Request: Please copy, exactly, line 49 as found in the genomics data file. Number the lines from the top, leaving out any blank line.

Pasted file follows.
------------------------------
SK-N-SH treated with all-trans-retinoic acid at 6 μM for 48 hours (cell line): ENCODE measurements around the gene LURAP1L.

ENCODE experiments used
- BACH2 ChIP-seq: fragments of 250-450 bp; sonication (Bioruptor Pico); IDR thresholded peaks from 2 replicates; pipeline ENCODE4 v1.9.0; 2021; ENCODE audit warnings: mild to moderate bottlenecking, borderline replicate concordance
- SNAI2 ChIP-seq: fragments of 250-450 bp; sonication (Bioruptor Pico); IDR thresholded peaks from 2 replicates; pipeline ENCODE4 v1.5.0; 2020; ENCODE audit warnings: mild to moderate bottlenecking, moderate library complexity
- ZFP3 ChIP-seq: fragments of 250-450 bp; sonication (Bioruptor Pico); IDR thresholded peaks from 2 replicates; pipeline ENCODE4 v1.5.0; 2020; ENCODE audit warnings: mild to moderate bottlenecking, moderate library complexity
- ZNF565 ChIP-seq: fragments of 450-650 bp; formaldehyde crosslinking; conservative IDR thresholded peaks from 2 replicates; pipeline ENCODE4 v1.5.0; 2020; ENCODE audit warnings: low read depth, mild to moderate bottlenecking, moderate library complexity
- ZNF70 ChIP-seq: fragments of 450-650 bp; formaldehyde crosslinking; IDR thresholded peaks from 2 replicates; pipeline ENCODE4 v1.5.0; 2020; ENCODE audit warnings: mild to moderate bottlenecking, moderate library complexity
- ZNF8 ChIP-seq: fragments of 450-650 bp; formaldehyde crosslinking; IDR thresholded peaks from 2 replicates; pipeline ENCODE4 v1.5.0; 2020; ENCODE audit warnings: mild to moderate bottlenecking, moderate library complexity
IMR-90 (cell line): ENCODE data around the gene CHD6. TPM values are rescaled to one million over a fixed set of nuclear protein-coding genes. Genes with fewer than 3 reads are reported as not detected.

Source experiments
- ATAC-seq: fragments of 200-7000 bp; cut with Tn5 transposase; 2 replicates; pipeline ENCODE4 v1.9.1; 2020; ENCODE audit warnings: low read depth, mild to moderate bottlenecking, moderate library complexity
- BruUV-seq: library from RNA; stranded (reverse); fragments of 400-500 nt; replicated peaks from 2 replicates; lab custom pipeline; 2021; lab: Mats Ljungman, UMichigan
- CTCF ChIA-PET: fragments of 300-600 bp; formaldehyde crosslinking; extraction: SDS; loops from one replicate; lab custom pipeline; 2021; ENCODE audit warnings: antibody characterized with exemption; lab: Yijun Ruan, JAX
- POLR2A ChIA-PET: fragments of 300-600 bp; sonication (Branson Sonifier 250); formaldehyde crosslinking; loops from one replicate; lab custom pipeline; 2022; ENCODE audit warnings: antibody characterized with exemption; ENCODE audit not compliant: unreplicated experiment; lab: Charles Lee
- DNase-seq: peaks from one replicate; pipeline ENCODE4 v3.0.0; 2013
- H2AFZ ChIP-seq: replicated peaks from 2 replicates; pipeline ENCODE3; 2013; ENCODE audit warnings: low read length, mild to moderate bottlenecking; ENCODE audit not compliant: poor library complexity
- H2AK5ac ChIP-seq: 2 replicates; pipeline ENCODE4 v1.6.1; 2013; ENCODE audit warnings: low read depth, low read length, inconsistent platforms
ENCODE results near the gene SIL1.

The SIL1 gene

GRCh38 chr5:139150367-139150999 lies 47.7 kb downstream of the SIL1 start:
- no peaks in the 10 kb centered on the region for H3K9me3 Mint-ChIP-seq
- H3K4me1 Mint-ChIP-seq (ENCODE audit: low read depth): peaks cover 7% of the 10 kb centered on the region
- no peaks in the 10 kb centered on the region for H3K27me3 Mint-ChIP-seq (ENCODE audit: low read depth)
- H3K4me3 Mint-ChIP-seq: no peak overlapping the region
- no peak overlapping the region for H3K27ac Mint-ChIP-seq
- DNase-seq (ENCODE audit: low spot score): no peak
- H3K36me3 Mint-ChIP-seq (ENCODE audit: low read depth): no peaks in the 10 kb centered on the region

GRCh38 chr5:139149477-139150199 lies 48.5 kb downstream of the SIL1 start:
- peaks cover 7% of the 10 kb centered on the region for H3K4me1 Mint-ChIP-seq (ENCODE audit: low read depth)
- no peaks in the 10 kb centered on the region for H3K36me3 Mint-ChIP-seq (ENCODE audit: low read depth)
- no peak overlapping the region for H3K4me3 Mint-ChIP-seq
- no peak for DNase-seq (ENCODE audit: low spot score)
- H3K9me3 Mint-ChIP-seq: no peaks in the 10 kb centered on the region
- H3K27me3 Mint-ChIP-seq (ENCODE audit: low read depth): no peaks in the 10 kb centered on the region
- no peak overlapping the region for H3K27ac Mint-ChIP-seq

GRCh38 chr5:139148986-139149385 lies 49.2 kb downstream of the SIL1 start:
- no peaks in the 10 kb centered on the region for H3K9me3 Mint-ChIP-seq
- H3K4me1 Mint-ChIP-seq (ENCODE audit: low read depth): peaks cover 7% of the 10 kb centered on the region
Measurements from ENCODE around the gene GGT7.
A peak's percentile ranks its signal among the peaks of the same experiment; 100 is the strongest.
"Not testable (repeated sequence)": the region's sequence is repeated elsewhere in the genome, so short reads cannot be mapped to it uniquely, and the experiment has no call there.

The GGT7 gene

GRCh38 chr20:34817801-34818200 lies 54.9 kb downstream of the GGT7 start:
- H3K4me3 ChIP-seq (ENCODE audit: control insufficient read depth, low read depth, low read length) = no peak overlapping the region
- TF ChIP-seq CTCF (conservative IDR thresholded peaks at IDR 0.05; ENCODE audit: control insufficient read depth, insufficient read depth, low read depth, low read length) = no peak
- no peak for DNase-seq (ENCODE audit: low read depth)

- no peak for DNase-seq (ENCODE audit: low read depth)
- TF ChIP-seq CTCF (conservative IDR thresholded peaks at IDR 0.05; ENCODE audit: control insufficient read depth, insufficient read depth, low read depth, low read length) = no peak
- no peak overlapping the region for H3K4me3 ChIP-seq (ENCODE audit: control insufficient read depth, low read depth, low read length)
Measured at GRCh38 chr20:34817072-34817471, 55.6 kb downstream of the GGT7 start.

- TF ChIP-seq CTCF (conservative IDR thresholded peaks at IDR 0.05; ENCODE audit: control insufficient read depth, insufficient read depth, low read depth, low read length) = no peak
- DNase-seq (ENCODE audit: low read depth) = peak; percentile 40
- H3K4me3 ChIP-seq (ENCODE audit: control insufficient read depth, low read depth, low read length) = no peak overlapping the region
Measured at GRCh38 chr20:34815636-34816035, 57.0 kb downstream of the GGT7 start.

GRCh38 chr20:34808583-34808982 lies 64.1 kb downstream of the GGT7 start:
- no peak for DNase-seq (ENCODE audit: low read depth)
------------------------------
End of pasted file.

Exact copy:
- no peak overlapping the region for H3K4me3 ChIP-seq (ENCODE audit: control insufficient read depth, low read depth, low read length)